In the same way that Ubuntu thrives on communalism and co-existence, Fraser (2008) in her Social Justice theory, argued that social justice advances notions of equal participation and fair distribution of resources amongst members in a social context. Expanding on the connections between Ubuntu and social justice, Sibanda (2019) contended that:

Social justice is therefore culturally specific, drawing on shared assumptions about the nature of being, how we arrive at this common understanding and the values that inform what is perceived to be in the best interest of all, and all possible relationships in that context. The importance of the, I/We relationship cannot be over emphasised in this understanding of social justice. Justice, in this light is not based on individual rights but rather the collective rights of the ‘WE’ in the I/We relationship which are aspects of Ubuntu theory. (p. 77)

From these constructions, we understand that living in a socially just, respectful and harmonious environment is central to Ubuntu. This is possible when an individual respects himself and others. That also goes for respecting the rights and ideas of others, which are the desired principles of social justice. There are many ways in which Ubuntu philosophy resonates with social justice. As a result of the limited number of words for this article, we highlighted a few. Having defended connections between Ubuntu philosophy and social justice, we now turn our focus to the pedagogical aspects of Ubuntu, which Ukpokodu (2016) conceptualised as Ubuntu pedagogy. We situate Ubuntu pedagogy within the context of social justice and higher education.

Ubuntu pedagogy and transformation in higher education

South Africa has a long history of racial oppression, segregation and social inequalities as a result of apartheid. After 28 years of democracy, higher education is still grappling with issues of socially just higher education (Leibowitz & Bozalek 2016) and transformative pedagogies (Badat & Sayed 2014). It has been noticed that there is little cooperation, co-existence and social cohesion amongst students from diverse cultural backgrounds in South African higher education (Goduka 2000).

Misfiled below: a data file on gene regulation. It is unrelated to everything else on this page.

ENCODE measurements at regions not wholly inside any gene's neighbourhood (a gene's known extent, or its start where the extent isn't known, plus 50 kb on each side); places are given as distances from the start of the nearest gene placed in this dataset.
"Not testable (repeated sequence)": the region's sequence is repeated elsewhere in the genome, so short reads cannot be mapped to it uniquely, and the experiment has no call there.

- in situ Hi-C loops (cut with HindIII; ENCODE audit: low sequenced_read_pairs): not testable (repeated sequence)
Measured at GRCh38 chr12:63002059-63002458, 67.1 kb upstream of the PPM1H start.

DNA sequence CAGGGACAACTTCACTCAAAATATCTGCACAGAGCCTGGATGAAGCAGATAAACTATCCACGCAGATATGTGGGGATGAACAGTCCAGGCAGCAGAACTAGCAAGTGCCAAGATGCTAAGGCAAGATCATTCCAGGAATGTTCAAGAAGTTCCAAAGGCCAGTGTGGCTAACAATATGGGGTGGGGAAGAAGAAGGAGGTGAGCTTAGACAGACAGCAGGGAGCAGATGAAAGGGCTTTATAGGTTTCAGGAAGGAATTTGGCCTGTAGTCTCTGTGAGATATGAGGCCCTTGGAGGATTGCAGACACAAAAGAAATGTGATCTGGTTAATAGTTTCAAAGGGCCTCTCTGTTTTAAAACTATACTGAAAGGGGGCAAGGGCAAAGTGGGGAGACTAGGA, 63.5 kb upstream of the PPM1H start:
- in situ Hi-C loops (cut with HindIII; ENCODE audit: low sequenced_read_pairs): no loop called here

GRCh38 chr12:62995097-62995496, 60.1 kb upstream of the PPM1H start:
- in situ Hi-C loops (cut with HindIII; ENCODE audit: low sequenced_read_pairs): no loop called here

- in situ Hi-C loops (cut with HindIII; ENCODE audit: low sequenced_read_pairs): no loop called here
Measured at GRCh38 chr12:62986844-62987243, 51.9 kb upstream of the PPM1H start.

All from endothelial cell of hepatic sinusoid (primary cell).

Such lack of social cohesion, cooperation and co-existence amongst students from diverse social backgrounds mainly stem from the fact that South Africa during apartheid was divided according to racial and cultural lines. Before 1994, different racial groups were confined into separated areas and attended different schools. Consciously or otherwise, students bring along these social divisions and inequalities when they join universities. One group of students, mainly African students, and to some extent, Indians and mixed race, come from a background of oppression, marginalisation, limited opportunities and exclusion whilst the other group, white students, come from a privileged background of opportunities and higher status in society (Badat & Sayed 2014). Suddenly, all these students come together in higher education and they are expected to harmoniously build relations and live happily. It is not easy to achieve social cohesion without any interventions geared towards promoting social co-existence amongst students from diverse backgrounds. Ubuntu pedagogy thus has a potential to promote togetherness, coexistence, respect and cooperation amongst students. Ukpokodu (2016) clarified this in the following way:

Ubuntu pedagogy draws from the Ubuntu philosophical values of compassion, care, cooperation, respect and dignity to provide a learning environment that brings together students from different cultural backgrounds to value each one another’s cultures, opinions, ideas and learn to cooperate and to co-exist. (p. 155)

From the above Ukpokodu (2016) discussion it emerges that the main tenet of Ubuntu pedagogy is that all students, regardless of the racial, educational, economic and linguistic backgrounds and sexual orientations, all have potential to excel in their learning if their humanity is positioned at the forefront of their learning processes. In furthering his defence of Ubuntu pedagogy, Ukpokodu (2016) asserted that: